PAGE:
Personal statement advice: biology
We ask a biology admissions tutor what the secret is to writing a successful biology personal statement. Apparently, there isn't one… it’s all about genuine passion, enthusiasm and curiosity.
More personal statement advice: see our articles on 10 things to include and how to get writing.
A successful biology personal statementUniversity of Southampton admissions tutor Dr Malcom East outlines two key ingredients that he would like to see evidenced in your biological sciences statement:
1. That you understand something about the course you’re applying for, with a realistic perception of what it involves;
2. That you’re enthusiastic about the subject and can show some commitment to it. You can demonstrate this by writing about your wider reading, Extended Project, work experience or any other way that you have engaged with biological science beyond the syllabus.
Your commitment and appetite for the subjectAdmissions tutors at the University of Birmingham are looking out for something you’ve done, or something you think, that conveys your commitment to the subject:
- What topics do you find particularly intriguing?
- Have you done anything interesting or unusual that has involved engaging with the subject beyond the syllabus, or through your extra-curricular interests or voluntary work?
- Have you been on an interesting field course or visited a university laboratory and learned something from it?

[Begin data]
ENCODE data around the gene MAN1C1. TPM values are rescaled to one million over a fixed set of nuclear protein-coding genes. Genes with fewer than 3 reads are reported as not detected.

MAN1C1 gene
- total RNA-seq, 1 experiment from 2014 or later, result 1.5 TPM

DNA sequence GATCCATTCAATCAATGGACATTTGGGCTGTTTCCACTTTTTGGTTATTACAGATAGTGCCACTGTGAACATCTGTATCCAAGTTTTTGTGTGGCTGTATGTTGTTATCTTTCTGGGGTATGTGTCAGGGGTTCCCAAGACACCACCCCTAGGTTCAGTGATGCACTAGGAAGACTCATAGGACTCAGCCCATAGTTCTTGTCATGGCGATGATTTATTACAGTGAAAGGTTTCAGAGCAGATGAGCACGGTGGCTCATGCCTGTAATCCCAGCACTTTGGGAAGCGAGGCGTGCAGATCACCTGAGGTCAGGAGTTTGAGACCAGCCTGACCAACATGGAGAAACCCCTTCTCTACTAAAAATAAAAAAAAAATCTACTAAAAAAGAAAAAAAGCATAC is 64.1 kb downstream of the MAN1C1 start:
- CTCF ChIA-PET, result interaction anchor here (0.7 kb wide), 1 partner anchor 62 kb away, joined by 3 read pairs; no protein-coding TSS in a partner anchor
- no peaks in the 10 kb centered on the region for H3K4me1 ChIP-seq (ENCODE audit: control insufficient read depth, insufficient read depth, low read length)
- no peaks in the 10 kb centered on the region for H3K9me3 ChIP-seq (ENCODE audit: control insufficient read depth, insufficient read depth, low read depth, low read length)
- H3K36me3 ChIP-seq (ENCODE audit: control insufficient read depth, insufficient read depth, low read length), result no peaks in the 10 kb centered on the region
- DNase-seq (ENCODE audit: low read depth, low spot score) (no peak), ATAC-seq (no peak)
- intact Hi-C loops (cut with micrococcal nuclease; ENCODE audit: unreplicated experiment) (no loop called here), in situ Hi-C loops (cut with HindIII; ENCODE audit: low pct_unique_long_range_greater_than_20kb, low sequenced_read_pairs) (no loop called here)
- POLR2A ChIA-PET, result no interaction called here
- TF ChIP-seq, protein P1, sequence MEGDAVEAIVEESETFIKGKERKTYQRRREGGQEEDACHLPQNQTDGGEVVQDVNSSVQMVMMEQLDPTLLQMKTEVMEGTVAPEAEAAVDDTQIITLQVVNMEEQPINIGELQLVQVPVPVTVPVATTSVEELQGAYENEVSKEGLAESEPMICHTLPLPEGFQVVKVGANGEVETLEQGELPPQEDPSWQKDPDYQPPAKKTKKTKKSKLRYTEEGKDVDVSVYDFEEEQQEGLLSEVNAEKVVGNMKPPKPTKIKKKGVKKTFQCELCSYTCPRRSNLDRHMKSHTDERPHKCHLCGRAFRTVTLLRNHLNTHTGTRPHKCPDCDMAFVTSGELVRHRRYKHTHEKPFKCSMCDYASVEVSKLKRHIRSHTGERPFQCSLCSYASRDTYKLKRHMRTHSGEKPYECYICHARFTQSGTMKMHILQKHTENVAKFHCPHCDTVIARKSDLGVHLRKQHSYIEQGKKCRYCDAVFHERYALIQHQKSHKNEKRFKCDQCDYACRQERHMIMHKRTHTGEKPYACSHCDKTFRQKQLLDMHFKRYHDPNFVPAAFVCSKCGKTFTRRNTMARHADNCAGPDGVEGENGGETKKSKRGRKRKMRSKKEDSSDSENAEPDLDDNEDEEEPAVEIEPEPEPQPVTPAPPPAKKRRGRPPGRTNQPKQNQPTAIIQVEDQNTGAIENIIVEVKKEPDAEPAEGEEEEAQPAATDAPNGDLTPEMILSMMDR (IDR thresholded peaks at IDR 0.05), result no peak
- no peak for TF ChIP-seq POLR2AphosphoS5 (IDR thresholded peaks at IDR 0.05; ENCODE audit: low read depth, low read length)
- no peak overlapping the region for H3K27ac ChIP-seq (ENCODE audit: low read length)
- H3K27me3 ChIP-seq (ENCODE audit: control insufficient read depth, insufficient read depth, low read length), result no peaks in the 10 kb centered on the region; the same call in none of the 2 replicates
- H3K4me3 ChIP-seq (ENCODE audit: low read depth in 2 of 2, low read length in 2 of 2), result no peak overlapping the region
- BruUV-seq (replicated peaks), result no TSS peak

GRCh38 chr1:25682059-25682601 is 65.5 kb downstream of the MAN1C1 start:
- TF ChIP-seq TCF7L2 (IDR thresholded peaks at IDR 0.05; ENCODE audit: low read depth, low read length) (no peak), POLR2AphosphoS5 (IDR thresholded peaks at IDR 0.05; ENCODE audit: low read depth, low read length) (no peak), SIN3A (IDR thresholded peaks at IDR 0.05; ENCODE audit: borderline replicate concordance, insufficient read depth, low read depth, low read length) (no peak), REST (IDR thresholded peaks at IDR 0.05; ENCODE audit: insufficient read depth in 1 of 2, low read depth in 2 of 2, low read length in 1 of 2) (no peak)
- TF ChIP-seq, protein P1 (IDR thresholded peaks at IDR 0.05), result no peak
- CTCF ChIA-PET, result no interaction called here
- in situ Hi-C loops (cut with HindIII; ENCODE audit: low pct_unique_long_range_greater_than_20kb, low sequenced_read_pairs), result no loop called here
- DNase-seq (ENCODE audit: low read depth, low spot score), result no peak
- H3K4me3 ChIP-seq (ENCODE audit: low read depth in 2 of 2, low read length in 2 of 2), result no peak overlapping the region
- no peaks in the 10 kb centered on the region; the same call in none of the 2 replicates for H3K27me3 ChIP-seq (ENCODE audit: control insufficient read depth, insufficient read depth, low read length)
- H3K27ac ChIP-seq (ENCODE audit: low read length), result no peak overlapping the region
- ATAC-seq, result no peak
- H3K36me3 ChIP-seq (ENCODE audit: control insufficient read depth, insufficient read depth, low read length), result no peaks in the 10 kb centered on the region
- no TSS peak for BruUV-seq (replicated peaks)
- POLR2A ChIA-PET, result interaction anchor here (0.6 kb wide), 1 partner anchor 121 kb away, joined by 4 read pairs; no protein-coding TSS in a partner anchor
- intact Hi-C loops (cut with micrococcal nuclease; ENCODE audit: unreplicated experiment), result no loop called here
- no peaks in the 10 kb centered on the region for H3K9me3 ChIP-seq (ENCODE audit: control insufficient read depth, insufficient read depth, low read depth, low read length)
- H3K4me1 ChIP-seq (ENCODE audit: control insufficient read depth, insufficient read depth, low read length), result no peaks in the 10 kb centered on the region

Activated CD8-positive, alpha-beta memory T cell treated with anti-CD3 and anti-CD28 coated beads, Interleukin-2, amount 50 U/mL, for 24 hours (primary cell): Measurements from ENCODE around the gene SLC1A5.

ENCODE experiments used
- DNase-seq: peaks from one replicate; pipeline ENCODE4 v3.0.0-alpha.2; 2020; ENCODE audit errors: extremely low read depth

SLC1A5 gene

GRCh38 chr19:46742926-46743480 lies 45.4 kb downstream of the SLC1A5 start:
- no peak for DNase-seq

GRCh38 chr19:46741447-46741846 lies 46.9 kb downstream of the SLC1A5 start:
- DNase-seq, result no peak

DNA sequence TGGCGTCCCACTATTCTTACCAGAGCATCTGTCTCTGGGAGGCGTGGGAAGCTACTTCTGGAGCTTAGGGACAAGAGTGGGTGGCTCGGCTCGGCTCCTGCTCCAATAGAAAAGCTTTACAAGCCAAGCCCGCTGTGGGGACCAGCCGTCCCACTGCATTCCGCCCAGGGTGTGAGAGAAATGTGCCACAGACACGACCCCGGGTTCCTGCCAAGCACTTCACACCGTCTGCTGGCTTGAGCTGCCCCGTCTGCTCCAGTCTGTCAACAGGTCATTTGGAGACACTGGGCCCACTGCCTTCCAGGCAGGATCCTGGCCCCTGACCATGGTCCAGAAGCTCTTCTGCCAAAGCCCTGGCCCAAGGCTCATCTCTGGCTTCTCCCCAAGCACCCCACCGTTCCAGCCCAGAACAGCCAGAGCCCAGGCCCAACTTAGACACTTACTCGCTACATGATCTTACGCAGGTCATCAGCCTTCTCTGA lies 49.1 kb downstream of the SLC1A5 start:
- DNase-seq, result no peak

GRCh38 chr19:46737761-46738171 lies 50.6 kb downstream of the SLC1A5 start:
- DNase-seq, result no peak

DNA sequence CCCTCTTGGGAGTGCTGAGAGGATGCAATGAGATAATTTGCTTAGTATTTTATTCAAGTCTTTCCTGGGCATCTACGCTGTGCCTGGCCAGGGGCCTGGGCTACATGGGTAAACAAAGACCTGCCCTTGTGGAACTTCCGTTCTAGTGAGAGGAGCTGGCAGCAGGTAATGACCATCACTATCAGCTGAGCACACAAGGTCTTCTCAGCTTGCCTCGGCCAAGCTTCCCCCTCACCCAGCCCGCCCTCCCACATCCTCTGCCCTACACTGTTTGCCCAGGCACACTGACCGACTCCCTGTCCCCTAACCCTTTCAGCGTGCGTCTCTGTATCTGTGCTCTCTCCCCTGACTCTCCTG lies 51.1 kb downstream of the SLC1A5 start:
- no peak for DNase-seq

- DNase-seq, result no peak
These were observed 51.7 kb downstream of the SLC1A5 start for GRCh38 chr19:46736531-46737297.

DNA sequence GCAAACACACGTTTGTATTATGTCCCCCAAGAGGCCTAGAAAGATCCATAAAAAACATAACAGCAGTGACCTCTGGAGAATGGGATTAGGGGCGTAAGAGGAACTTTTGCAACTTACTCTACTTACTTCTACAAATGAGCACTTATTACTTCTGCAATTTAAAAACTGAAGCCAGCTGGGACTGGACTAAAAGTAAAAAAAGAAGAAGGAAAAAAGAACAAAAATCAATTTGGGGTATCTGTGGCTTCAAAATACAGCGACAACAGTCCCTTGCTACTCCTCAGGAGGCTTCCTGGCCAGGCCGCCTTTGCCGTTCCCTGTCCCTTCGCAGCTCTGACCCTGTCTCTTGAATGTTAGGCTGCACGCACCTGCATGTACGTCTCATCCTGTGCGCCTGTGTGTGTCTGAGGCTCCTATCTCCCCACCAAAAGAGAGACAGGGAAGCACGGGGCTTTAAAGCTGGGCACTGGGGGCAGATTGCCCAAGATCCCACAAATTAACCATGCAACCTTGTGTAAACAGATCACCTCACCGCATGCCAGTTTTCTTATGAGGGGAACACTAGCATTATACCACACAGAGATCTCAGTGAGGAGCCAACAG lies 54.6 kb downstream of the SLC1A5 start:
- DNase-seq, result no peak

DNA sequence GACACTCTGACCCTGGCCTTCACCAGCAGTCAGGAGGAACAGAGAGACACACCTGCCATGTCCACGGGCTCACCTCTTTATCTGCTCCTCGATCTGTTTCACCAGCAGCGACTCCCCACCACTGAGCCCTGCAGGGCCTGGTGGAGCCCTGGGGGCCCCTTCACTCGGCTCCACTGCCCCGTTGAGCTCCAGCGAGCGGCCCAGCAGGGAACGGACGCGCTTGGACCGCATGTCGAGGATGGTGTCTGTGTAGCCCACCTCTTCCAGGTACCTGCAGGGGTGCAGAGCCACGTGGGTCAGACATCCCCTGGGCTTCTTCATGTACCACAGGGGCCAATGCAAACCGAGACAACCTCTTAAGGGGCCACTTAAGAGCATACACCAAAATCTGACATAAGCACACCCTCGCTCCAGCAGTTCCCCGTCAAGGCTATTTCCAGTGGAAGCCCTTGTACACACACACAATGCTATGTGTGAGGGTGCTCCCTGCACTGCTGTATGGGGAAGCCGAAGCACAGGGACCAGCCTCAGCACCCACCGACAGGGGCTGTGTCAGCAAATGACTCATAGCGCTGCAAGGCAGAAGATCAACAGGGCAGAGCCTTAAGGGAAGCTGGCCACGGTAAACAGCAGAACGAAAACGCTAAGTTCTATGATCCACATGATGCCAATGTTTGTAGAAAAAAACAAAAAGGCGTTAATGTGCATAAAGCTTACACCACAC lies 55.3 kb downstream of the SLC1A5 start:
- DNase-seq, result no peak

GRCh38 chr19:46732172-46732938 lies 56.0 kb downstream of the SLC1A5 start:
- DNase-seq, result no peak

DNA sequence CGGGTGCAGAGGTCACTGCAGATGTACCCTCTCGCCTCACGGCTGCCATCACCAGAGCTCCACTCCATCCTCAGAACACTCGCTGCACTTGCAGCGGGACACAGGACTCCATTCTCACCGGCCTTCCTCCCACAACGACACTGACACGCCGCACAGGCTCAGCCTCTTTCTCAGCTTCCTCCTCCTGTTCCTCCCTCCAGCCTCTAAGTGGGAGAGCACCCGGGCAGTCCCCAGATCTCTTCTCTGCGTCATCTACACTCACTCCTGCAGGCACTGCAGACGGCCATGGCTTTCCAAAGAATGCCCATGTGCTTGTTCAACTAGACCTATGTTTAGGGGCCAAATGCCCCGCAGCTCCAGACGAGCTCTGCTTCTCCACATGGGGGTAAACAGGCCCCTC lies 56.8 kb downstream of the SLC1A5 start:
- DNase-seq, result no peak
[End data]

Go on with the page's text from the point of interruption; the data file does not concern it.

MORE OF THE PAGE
Cardiff University’s selectors are no different. They want you to demonstrate a commitment, motivation and determination to further your knowledge in biosciences, along with any experience or other non-academic interests that highlight your personal qualities in general. They also want to see from your statement that you can communicate this in a way that’s concise and coherent.
See our in-depth guide to studying biology at university, from typical modules to career paths, for some inspiration.
Conveying your enthusiasm
So if you're fascinated by the machinery of the cell, human health or disease, the natural environment, any other specific aspects of biology or just the science of living organisms in general then make sure you include it. By reflecting on one or two of these interests in your statement, you’re likely to make a strong impression.
It’s good to include some non-academic contentAdmissions tutors at King’s College London like to see an element in your statement that reflects on your general reading, debating, contributing to school, college or community life or any cultural or sporting interests, as they are keen for you to continue this at uni and to contribute to the 'vitality of the College community'.
However, if your home or personal circumstances mean that it has been difficult to extend your knowledge or experiences outside of school or college, don’t worry. As Cardiff point out, universities will usually be sympathetic to this.
How critical is the personal statement?If you achieve the required grades and can genuinely demonstrate that you’ve got the necessary enthusiasm and commitment, then you should be in a strong position. Your personal statement, in combination with your academic reference, will be very important for demonstrating those qualities.
If your statement clearly shows that you have also applied for a clinical programme like medicine, veterinary science or dentistry, that lack of commitment to biology is likely to be a turn-off to some universities, including University of Bristol. However, others take a different view on that or may consider a separate statement sent directly to them. Do research this in advance!
According to University of Southampton, it’s if you don’t quite get the grades you need in August that the personal statement becomes especially critical. If you find yourself in this position, then your statement could turn out to be your lifeline on results day. As Dr East put it: 'If we have a few places left, then the statement will probably determine whether you’re in or out'.